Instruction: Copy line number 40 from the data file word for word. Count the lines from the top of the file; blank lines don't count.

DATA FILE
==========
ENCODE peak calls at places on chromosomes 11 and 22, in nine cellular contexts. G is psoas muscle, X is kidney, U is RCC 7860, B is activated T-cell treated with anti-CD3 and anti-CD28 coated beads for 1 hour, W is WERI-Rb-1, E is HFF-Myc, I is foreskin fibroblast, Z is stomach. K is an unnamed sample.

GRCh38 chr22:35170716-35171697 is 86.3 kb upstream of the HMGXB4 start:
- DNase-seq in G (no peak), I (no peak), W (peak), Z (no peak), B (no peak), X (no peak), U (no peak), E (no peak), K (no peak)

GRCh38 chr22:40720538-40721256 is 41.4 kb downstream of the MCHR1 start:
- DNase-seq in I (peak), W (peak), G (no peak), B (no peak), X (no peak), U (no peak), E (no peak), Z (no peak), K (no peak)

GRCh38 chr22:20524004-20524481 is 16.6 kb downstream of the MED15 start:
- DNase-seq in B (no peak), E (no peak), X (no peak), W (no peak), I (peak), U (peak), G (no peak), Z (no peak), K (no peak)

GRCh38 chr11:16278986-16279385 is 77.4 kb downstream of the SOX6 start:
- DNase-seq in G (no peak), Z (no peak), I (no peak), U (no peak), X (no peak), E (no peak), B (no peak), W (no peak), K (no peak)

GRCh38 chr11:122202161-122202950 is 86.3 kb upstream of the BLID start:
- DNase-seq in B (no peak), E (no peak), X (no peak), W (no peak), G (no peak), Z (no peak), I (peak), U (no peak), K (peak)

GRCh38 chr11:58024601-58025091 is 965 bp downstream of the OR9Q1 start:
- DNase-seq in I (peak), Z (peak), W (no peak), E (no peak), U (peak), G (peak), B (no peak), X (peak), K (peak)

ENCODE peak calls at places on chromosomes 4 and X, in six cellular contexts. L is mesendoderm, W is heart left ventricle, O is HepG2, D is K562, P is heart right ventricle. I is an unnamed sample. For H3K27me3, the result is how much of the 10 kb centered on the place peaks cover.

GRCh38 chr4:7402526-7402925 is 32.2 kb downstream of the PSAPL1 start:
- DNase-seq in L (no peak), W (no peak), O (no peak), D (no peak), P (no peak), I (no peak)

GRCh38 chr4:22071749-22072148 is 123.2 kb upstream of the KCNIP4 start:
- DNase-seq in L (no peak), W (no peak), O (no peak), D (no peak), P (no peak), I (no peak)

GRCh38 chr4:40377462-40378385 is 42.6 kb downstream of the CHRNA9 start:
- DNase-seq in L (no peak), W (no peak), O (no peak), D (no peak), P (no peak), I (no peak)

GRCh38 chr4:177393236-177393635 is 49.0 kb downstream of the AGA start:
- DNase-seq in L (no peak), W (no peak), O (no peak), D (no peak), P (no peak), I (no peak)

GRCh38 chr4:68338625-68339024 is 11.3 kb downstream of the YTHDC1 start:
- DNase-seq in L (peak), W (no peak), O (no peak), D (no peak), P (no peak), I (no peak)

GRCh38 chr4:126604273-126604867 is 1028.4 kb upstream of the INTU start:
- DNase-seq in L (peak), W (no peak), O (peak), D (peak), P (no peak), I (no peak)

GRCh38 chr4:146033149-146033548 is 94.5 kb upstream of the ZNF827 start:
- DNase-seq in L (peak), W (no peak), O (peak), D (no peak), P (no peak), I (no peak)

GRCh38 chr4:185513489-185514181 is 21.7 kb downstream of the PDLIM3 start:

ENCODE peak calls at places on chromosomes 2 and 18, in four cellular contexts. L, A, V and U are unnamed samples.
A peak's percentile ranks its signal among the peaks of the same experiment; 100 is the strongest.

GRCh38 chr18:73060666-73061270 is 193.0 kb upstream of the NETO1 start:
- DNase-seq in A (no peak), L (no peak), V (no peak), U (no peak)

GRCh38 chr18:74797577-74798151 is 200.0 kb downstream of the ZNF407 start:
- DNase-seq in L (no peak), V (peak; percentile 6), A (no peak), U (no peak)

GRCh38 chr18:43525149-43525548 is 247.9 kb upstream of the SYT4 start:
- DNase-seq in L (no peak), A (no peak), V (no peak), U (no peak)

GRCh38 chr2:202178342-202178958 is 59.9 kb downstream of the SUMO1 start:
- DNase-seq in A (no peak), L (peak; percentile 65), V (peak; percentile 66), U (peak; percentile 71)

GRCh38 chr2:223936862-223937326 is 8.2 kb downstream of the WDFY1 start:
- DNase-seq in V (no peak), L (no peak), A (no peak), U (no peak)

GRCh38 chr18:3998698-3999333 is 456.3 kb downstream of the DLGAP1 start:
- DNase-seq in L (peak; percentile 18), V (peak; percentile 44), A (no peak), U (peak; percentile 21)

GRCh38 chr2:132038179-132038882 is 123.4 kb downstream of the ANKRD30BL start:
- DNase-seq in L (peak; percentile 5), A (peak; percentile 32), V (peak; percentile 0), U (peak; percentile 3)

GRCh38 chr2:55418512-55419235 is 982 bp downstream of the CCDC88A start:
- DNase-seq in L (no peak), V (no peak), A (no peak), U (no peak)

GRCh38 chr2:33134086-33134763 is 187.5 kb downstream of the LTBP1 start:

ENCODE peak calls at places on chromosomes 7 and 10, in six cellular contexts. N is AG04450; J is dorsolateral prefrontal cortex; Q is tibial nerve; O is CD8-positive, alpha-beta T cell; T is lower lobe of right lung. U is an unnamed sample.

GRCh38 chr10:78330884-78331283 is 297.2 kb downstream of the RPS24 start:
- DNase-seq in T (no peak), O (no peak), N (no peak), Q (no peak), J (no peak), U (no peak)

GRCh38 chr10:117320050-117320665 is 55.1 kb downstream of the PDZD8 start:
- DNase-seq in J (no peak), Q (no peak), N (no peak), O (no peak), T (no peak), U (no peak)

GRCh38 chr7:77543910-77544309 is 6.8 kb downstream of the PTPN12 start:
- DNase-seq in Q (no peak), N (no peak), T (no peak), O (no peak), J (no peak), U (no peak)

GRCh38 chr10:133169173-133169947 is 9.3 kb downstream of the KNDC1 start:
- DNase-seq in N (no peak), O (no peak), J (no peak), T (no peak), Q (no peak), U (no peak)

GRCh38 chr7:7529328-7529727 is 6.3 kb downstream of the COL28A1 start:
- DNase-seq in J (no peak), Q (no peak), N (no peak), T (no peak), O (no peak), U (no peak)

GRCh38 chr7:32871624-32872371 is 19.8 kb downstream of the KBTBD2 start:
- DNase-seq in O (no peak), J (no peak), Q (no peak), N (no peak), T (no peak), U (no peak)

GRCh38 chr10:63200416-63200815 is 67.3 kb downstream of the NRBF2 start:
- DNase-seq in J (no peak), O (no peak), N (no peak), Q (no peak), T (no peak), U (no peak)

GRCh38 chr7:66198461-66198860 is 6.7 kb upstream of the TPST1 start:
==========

GRCh38 chr2:223936862-223937326 is 8.2 kb downstream of the WDFY1 start: